Back when the AOL thing was just getting off the ground and Tim Richmond was at about mid-point with research for FINGERPRINTS ON THE SKY Tim got a call from Harlan asking for "just" the citations pertaining to Repent/Beast/Jeffty and perhaps 2 others. Harlan was doing some level of discovery where you essentially make the case that this material is indeed bread and butter work. That was also the day Tim's PC or printer started acting up so he sent me some files for final compile and printing so that we would have copies to give to Harlan at ICON that he could then present to AOL's lawyers as proof that these stories had some *ahem* mileage on them. So I printed off a few copies.

Single spaced citations.

5 stories.

Just under 70 pages.

Repent alone was something like 35 pages. And I bet plenty of foreign translations and course work packages were missing.

So when FINGERPRINTS comes out [soon,baby] if you should ask yourself some question about why Tim didn't include ALL the information about each story in each section [trust me, it's ALL there in at least 1 section] just ask yourself what that book would look like once you throw REPENT HSTTM into the mix for EACH section. Magazines, anthologies, foreign, etc.

The ms. was something like 450 pages as is and that's just the citations. Then there are intros., photos, indexing...

It's a doorstop, I'm tellin' ya.

- Barney

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Postby Micheal » Fri Jan 21, 2005 3:26 pm

Jay Smith:

I came in from work one day frustrated at my job, and more than a bit angry at myself for my choice of vocation: claims adjuster with an insurance company, 55 large a year w/benefits. I was coming to hate it, all the large and small shit, office politics, the works.

I poured it out to Linda, the significant other I'd been lucky enough to find during my stint in the Navy.

She said; "Quit, or I leave you".

She then reminded me of the three years we spent hitching across Canada, the U.S., Central America and Europe; working when he had to, living all we could. Whatever the world threw at us, we just took it. The only certainty was that our days were never boring.

The next day, I told the manager to shove the whole kit and kaboodle, and never looked back.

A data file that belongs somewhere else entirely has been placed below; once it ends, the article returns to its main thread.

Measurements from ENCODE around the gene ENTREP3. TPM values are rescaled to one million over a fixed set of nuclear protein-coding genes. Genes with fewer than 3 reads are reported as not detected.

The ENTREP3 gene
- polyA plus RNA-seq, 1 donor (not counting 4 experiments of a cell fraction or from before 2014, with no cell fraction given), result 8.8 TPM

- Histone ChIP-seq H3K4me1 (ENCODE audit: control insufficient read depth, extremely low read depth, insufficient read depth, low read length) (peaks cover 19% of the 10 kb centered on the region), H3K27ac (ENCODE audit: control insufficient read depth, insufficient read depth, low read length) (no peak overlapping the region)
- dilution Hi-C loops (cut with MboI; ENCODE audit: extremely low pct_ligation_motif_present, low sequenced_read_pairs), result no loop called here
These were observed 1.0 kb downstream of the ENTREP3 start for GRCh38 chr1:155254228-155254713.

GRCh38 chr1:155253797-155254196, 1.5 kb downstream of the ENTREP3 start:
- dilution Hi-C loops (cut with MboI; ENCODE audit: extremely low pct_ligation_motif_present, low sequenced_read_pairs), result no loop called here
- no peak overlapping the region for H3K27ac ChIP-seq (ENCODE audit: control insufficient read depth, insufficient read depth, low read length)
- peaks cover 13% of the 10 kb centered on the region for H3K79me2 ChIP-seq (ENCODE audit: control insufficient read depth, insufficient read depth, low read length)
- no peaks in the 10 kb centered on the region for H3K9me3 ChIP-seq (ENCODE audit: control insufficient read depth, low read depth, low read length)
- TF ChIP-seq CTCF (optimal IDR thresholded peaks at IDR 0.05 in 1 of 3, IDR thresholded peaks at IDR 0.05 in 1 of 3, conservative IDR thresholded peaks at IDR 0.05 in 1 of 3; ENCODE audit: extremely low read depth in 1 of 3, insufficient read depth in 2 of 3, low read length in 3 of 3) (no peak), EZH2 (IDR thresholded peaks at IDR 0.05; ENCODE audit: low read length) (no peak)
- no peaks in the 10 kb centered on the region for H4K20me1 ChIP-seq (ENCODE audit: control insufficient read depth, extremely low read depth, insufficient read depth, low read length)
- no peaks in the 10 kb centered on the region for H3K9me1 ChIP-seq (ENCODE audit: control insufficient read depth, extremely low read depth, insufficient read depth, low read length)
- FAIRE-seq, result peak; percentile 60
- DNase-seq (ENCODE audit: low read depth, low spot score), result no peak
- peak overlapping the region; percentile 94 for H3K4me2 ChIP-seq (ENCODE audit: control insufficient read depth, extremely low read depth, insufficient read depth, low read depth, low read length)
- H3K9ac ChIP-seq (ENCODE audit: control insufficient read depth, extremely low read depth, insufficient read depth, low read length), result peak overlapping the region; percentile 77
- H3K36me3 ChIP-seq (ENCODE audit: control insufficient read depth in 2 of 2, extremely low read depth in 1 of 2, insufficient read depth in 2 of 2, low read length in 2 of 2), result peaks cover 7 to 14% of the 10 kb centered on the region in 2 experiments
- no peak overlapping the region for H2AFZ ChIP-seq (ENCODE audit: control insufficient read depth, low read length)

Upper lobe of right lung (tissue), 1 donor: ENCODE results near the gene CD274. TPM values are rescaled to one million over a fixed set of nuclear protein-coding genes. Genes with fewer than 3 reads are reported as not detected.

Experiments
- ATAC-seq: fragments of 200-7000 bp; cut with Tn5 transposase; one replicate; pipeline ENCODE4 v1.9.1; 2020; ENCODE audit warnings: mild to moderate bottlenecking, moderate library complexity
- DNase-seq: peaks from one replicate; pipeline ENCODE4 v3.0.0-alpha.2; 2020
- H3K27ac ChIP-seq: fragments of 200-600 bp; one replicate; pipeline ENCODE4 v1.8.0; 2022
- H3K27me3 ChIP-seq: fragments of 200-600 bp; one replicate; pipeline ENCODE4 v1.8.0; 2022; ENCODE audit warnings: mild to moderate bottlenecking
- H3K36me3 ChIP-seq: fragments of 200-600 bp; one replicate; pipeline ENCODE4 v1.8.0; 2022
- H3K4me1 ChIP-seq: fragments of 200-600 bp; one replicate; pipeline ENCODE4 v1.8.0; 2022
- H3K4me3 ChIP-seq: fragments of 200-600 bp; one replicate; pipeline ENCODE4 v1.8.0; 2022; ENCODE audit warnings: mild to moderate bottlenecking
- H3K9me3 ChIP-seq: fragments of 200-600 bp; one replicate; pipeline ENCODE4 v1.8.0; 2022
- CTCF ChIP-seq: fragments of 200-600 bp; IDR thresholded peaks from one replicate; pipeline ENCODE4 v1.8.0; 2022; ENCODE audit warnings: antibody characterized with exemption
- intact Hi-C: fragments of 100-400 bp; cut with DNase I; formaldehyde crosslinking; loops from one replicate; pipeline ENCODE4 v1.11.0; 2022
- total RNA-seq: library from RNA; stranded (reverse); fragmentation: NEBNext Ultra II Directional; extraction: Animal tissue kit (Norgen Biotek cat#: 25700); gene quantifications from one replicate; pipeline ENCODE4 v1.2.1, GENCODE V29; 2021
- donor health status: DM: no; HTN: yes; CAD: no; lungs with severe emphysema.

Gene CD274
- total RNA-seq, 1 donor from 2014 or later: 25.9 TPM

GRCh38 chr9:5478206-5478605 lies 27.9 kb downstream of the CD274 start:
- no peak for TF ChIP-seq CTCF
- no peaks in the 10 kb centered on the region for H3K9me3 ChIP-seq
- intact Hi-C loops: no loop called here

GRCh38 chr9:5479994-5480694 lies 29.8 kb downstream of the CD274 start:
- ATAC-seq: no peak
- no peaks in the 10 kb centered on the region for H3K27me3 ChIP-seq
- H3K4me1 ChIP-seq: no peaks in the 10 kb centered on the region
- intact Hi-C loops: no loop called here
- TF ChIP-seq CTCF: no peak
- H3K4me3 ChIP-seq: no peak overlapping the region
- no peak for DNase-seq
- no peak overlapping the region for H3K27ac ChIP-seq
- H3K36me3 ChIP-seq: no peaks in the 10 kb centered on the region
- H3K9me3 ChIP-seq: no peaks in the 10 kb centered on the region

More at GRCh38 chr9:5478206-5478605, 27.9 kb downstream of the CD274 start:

Next year, Baby and I go to China and Nepal. You can make whatever moral out of this that you wish. As for me, I'm happier than I've ever been.

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Postby Steve Evil » Fri Jan 21, 2005 3:29 pm

The Ticktockman does change

See! I told you so! The Master Time Keeper is getting tardy.

I never said why the Harlequin repented. If he did so under torture, that's still a change in character. The stereotype (superhero) would have resisted torure.

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Postby Duane » Fri Jan 21, 2005 3:50 pm

Whenever I read this story, I always pause a bit and ponder the inner lives of the teeming masses in the story who punch in at a certain time (was it 2:17 pm, or something like that?).

My first reaction is people locked in the patterns of slavery. But then I look around at the world and come to the conclusion that most people are where they are because it is COMFORTABLE for them. It isn't at all necessary to expend a single creative brain cell to keep yourself and your family housed and fed and, well, comfortable.

When I think of the teeming mass of people in this story, I don't see "slaves" at all, as a matter of fact. These people, despite their shift work, are doctors, lawyers, accountants, teachers, et al. People who work at any number of noble and fulfilling professions.

I've always understood that showing up on time and getting things done on time (within reason) is what makes the world such a comfortable place for most people. I've also understood that if I want to break out on my own and get paid for doing work that is exclusively my own, I have to perform a different kind of work than what the world requires: Self discipline.

After a day of serving at the Machine, it is required of me to get home and expend a completely different kind of effort to Write That Book, or Compose That Song, or Develop That Business Idea, or whatever it is that I want to contribute to the world of fresh ideas and get rewarded with My Own Money. That requires me to take care of myself, my health, spend the necessary time with my family, get enough sleep, and on top of all that, set wheels in motion to make my own dream come alive. "Repent, Harlequin...." reminds me how difficult it can be to do that.

But people do it every day, don't they?